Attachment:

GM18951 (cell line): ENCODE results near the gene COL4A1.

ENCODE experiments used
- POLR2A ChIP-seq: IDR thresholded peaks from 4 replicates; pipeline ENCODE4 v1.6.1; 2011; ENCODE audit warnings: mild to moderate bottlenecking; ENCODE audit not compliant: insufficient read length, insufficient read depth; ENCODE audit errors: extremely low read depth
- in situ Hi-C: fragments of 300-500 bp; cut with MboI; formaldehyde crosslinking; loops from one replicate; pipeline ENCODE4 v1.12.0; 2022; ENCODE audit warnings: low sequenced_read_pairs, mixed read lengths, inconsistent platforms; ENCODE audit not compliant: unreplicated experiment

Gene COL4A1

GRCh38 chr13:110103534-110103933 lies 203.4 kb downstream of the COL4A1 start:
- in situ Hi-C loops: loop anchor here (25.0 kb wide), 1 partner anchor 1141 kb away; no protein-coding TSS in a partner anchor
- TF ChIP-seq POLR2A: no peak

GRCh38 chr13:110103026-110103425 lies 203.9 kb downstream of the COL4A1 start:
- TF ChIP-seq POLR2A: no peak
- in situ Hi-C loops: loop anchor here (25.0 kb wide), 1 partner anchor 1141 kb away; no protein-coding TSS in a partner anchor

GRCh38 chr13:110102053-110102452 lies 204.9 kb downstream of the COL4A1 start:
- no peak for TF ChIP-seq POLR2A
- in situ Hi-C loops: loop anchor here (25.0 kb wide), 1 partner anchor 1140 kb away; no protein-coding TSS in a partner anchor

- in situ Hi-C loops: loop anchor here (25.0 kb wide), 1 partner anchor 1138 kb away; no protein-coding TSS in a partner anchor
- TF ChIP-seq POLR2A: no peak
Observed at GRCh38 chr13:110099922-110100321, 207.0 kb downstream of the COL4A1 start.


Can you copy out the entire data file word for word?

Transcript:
GM18951 (cell line): ENCODE results near the gene COL4A1.

ENCODE experiments used
- POLR2A ChIP-seq: IDR thresholded peaks from 4 replicates; pipeline ENCODE4 v1.6.1; 2011; ENCODE audit warnings: mild to moderate bottlenecking; ENCODE audit not compliant: insufficient read length, insufficient read depth; ENCODE audit errors: extremely low read depth
- in situ Hi-C: fragments of 300-500 bp; cut with MboI; formaldehyde crosslinking; loops from one replicate; pipeline ENCODE4 v1.12.0; 2022; ENCODE audit warnings: low sequenced_read_pairs, mixed read lengths, inconsistent platforms; ENCODE audit not compliant: unreplicated experiment

Gene COL4A1

GRCh38 chr13:110103534-110103933 lies 203.4 kb downstream of the COL4A1 start:
- in situ Hi-C loops: loop anchor here (25.0 kb wide), 1 partner anchor 1141 kb away; no protein-coding TSS in a partner anchor
- TF ChIP-seq POLR2A: no peak

GRCh38 chr13:110103026-110103425 lies 203.9 kb downstream of the COL4A1 start:
- TF ChIP-seq POLR2A: no peak
- in situ Hi-C loops: loop anchor here (25.0 kb wide), 1 partner anchor 1141 kb away; no protein-coding TSS in a partner anchor

GRCh38 chr13:110102053-110102452 lies 204.9 kb downstream of the COL4A1 start:
- no peak for TF ChIP-seq POLR2A
- in situ Hi-C loops: loop anchor here (25.0 kb wide), 1 partner anchor 1140 kb away; no protein-coding TSS in a partner anchor

- in situ Hi-C loops: loop anchor here (25.0 kb wide), 1 partner anchor 1138 kb away; no protein-coding TSS in a partner anchor
- TF ChIP-seq POLR2A: no peak
Observed at GRCh38 chr13:110099922-110100321, 207.0 kb downstream of the COL4A1 start.